And last but not least, is the wonderful Claude Rains who is good in every movie he’s in.  For awhile, despite being a Nazi, Alex engenders some sympathy from the audience because he truly does love Alicia and even treats her better than Devlin does.  Of course by the end, he shows his true colors (poisoning people kind of does that), but he’s great in the role and adds a lot to the movie.  While this isn’t the genre he is the most famous for perfecting, Notorious bears the unmistakable fingerprints of Alfred Hitchcock.  His use of tension and some incredible camera shots guarantee that the master was fully engaged on this movie.  This is one of my favorite Hitchcock movies just because it is so different and because of this incredible cast.


The film’s 1080p (1.37:1) transfer is the best I’ve seen released so far but it’s not perfect.  The black and white footage has some nice detail which in some scenes is excellent, but in others it can look soft.  There’s also a lot of rear projection footage in the movie which stands out even more in high definition.  As for print damage, there’s still some specks and some minor scratches along with some flicker issues but none of them are obtrusive enough to really complain about. Film grain is present but it’s not too heavy and it simply gives it a film-like look that hasn’t been scrubbed away by DNR. We all have to keep in mind that this is an old film after all and for it’s age, it looks pretty good in high definition.


Notorious‘ lossless DTS-HD Master Audio 2.0 mix is appropriate for a film it’s age but it’s a shame that it couldn’t be more improved.  Dialogue is the most important focus for this film and I’m happy to report that it’s clear and easily understood.  There’s no hiss or other sound defects which frequently plague older films.  Roy Webb’s score isn’t overshadowed by the rest of the movie but it is fairly subdued.  For a film this old, just like with the video quality, I can overlook a lot since this is probably as good as it’s ever going to get and I’m just glad to get it in high definition.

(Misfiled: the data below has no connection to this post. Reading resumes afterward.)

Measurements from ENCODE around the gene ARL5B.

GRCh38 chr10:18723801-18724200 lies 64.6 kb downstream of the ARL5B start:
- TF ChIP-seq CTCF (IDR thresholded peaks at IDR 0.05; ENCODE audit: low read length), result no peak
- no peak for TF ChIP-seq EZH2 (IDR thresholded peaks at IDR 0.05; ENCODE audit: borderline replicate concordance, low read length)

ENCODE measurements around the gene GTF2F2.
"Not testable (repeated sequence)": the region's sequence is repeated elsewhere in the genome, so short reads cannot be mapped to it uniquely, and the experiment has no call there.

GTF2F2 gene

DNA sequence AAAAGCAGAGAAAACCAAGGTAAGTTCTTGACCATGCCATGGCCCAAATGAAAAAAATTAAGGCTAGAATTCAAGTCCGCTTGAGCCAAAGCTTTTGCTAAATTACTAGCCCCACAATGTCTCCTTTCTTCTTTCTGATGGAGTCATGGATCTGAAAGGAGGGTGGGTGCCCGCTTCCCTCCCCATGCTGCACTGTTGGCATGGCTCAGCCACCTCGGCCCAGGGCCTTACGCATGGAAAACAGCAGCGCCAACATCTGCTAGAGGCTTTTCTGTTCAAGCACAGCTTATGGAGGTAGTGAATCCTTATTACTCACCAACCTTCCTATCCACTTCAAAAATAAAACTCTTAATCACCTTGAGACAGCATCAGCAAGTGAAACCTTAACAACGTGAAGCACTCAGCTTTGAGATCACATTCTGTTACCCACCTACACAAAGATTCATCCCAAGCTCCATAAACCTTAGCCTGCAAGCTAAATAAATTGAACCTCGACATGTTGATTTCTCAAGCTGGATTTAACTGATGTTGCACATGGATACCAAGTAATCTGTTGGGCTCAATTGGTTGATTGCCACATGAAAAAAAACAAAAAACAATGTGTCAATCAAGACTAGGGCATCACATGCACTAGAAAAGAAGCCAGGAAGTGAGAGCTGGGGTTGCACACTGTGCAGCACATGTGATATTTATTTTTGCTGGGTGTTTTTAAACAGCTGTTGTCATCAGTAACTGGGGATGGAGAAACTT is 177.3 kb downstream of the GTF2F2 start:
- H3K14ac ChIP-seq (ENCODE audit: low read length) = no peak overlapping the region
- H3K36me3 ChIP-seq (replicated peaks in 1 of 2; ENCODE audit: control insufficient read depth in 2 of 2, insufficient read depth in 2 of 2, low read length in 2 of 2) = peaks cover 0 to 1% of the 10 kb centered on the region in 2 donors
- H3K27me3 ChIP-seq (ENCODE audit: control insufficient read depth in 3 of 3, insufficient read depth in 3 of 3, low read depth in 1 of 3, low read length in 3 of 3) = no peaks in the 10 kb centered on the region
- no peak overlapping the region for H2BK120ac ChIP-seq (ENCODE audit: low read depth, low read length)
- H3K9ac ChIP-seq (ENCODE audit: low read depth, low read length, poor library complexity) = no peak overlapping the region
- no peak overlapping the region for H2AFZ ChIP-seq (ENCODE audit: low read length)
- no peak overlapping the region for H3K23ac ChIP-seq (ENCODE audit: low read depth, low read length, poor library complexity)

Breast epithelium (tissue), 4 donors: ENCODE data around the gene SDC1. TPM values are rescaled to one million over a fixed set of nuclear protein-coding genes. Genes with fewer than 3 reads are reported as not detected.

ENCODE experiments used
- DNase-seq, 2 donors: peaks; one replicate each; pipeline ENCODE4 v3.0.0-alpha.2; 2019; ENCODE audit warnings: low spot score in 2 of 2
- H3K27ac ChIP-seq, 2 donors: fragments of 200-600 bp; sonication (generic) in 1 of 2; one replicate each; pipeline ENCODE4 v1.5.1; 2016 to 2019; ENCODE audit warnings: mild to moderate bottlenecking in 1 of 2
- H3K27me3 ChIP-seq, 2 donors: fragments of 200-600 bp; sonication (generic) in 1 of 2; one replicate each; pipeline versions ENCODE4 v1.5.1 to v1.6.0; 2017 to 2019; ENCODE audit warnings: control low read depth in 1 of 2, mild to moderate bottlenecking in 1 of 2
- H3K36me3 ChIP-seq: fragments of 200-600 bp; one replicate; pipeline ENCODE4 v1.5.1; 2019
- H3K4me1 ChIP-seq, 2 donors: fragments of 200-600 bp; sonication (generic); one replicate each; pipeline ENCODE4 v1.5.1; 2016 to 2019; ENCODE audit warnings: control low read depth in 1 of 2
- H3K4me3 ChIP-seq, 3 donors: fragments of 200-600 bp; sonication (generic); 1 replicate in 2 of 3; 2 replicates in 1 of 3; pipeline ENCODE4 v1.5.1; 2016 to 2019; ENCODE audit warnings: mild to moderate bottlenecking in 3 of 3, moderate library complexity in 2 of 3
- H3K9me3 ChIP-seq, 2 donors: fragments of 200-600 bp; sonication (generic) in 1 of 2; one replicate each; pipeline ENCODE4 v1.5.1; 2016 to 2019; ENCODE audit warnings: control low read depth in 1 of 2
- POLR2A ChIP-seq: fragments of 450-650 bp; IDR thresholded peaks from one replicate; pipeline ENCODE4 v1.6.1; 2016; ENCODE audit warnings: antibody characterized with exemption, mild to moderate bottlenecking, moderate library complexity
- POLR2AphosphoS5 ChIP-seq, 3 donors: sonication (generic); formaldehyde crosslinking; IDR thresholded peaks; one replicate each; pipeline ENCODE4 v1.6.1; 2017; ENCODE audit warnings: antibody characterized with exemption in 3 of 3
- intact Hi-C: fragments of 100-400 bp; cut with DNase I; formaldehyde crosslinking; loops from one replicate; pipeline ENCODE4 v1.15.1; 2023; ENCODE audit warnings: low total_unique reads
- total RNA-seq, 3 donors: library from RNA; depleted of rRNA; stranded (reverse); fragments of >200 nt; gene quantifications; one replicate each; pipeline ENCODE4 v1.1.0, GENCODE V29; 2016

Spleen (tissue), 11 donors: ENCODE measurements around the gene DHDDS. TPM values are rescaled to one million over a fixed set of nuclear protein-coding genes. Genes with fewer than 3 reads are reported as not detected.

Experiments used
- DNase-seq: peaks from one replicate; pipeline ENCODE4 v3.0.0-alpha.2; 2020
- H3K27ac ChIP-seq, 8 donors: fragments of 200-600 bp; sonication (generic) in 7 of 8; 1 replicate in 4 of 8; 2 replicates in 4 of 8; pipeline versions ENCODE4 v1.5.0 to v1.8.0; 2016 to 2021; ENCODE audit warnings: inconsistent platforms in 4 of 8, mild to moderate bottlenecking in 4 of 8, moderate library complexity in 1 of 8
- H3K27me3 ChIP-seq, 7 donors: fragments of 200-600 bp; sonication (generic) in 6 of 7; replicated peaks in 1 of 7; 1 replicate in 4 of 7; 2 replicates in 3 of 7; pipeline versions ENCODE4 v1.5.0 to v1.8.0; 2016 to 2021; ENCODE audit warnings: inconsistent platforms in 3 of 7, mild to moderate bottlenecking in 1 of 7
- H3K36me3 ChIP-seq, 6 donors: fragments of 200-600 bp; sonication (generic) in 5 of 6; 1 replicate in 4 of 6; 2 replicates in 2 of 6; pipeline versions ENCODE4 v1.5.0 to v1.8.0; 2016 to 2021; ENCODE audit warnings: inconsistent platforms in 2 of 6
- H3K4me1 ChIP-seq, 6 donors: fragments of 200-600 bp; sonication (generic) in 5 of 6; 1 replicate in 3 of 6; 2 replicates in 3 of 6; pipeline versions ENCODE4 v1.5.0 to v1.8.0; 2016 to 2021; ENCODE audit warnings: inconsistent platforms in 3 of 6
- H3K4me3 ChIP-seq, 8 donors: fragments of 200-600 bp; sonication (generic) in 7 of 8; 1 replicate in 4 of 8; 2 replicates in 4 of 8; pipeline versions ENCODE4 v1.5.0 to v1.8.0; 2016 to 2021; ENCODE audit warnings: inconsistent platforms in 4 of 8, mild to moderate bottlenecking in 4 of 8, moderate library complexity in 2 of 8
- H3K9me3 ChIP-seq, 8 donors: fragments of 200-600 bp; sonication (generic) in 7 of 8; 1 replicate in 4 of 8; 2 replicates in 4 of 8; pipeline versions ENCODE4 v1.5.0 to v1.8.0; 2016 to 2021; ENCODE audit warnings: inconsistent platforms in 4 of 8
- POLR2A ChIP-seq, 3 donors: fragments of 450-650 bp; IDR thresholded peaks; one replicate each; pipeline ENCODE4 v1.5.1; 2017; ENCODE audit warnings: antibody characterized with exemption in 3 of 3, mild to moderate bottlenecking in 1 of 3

Special Features  

There’s a nice mix of extras on here that are balanced well and I especially liked hearing from Hitchcock directly.  The bad part is that they are all in standard definition.

  • Commentary with Film Professor Rick Jewell – This is a pretty comprehensive commentary but Jewell seems more interested in talking about the history of RKO and Selznick than the movie.  When  he finally does start talking about the movie, he does have a lot of good info but fans of the movie may not like the film history detours.  Of course, if you are into film history, then you will really like this one.
  • Commentary with Film Professor Drew Casper – Another commentary that’s more on point but it isn’t as effective as Jewell’s since it seems that Casper is reminiscing more than commentating.
  • Isolated Music and Effects Track – The score for Notorious‘ may not be up to the usual Bernard Herrmann standards, but it is effective and this isolated track shows just how well it supported the film.
  • The Ultimate Romance: The Making of Notorious They either could have focuses on the thriller aspect of the film or the romantic side and they went with romance which makes sense since it’s the core of the movie.  With that as it’s focus, this featurette covers how the romance played into the film.
  • Alfred Hitchcock: The Ultimate Spymaster – A short but nice look at how Hitchcock contributed and influenced the spy genre through his films.
  • The American Film Institute Award: The Key to Hitchcock – A very short but touching look at clips of Hitchcock receiving an AFI award that’s hosted by his granddaughter.  We also see Ingrid Bergman present the infamous key to the wine cellar from Notorious to him as well which is pretty cool.
  • 1948 Radio Play starring Joseph Cotton and Ingrid Bergman
  • Hitchcock Audio Interviews – I’ve listened to hours of Bogdanovich talking to Orson Welles and was always fascinated by the conversation so I was happy to see a collection of chats on here with Hitchcock.  The bad news is that the one with Bogdanovich is only a little over two minutes long but the good news is that Truffaut one is a lot longer.  I really liked this extra!
  • Restoration Comparison – A before and after look at the restoration efforts for this release.
  • Theatrical Trailer

Final Thoughts  

This is a very mature film that is still surprising to audiences today with its unusual storyline that was really ahead of it’s time.  The cast is wonderful in this and Hitchcock’s many touches including that incredible shot with the key, keep audiences and film students happy.  This Blu-ray looks great and sounds pretty good but combined with a bunch of fantastic extras, makes this one easy to recommend as a blind buy purchase.

Order your copy today!


2 Responses to “Notorious (Blu-ray Review)”

  1. Brian White

    Your reviews have been kicking a$$ as of late.

    Good job!

  2. Sean Ferguson

    Thanks Brian! There’s more on the way!